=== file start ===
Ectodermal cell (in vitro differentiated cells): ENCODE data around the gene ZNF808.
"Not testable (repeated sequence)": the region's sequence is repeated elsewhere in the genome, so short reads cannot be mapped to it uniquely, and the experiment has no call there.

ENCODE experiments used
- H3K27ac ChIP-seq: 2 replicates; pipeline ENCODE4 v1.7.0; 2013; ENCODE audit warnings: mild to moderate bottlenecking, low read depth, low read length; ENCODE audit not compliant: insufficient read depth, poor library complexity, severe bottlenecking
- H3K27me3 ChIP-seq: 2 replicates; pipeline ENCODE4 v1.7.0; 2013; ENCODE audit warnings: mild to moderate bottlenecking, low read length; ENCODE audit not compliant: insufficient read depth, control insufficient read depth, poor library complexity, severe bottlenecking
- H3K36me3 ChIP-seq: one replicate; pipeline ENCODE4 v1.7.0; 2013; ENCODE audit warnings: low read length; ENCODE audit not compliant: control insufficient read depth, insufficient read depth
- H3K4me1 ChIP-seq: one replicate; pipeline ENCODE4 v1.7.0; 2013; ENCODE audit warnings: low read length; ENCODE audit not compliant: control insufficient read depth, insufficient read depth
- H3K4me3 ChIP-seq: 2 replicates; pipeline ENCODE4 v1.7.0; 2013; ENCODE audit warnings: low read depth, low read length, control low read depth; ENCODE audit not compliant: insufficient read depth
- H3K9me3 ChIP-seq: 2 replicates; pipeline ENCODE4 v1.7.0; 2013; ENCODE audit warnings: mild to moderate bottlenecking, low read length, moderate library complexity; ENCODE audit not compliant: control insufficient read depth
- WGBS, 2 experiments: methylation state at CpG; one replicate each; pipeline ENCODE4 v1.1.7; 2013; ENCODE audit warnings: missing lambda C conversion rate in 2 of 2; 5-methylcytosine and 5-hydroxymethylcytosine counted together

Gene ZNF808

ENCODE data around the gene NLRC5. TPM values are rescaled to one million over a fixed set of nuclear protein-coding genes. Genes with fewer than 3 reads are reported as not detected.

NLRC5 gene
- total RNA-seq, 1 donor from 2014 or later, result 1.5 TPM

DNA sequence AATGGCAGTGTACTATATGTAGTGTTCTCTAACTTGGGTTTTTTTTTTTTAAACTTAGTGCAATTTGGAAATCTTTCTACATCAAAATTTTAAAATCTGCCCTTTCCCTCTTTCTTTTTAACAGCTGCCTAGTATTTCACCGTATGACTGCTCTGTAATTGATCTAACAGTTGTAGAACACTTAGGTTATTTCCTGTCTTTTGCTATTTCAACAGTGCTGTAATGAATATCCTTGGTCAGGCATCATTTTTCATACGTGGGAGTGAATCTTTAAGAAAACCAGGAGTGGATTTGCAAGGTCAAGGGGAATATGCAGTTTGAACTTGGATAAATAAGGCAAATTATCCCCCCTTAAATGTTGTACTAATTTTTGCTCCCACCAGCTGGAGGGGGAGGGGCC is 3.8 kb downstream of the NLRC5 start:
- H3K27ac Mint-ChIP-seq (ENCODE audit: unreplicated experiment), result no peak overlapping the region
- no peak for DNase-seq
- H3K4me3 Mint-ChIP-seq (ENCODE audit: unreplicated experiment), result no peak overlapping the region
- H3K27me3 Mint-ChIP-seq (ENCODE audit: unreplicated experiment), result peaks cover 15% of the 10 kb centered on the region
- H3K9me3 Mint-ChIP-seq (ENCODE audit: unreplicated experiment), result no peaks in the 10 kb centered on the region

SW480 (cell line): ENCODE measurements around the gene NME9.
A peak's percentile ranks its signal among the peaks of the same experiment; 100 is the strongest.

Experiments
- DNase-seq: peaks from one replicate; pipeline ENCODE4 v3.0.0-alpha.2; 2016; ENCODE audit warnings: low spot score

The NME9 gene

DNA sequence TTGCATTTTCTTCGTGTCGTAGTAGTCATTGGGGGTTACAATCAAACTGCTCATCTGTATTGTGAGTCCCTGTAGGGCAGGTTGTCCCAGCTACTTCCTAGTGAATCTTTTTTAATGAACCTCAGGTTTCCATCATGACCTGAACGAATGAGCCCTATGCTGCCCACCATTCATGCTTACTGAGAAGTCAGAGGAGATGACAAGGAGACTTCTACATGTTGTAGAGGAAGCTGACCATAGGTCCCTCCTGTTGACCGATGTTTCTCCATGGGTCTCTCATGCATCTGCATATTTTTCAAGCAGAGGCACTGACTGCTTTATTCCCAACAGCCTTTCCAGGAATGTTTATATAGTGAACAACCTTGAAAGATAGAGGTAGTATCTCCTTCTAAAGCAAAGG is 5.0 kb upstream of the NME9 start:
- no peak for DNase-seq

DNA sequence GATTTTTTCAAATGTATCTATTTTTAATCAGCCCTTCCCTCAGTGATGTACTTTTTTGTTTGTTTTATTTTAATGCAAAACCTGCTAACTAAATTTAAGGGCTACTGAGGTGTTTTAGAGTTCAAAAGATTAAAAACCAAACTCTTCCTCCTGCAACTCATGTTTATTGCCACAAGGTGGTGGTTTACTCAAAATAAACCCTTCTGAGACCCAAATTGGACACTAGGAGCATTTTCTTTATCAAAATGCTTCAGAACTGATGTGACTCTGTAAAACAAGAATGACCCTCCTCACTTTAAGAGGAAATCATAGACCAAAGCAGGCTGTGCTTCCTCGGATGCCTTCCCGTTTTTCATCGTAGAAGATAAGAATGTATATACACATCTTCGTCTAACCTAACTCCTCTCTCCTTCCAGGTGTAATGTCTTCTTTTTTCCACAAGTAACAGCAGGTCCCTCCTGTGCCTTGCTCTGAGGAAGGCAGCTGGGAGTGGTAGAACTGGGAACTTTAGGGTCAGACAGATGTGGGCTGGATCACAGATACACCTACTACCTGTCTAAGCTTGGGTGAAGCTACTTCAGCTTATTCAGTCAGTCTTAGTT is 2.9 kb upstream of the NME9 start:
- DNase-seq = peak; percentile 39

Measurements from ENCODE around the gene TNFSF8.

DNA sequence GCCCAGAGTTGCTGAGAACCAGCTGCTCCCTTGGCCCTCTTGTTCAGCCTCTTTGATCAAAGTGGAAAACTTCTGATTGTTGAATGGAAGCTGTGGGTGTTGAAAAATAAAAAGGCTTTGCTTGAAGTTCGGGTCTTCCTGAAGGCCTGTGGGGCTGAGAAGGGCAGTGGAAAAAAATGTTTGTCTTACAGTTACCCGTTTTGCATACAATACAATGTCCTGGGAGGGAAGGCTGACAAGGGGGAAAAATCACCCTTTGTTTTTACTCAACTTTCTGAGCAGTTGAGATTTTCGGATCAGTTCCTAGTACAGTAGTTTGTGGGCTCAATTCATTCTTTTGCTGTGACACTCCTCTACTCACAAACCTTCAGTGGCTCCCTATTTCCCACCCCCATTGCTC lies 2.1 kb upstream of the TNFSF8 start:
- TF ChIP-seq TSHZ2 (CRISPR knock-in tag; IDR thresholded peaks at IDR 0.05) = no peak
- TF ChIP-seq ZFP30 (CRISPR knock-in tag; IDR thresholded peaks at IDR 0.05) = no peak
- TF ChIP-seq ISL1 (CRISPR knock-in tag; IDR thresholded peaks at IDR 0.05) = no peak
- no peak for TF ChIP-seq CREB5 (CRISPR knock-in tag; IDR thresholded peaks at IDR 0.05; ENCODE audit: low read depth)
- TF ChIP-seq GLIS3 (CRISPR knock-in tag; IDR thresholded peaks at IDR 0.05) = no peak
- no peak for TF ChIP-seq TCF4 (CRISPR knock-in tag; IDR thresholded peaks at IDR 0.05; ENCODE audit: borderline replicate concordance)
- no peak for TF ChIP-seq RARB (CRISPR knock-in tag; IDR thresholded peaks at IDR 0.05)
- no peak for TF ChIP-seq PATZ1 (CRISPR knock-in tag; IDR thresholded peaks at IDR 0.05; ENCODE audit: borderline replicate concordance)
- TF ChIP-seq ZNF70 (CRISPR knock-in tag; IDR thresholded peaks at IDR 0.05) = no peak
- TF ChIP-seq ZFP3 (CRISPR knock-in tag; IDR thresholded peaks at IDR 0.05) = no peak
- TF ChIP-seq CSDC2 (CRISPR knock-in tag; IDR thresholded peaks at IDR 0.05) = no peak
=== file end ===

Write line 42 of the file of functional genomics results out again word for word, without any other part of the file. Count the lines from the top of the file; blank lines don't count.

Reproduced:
- TF ChIP-seq CSDC2 (CRISPR knock-in tag; IDR thresholded peaks at IDR 0.05) = no peak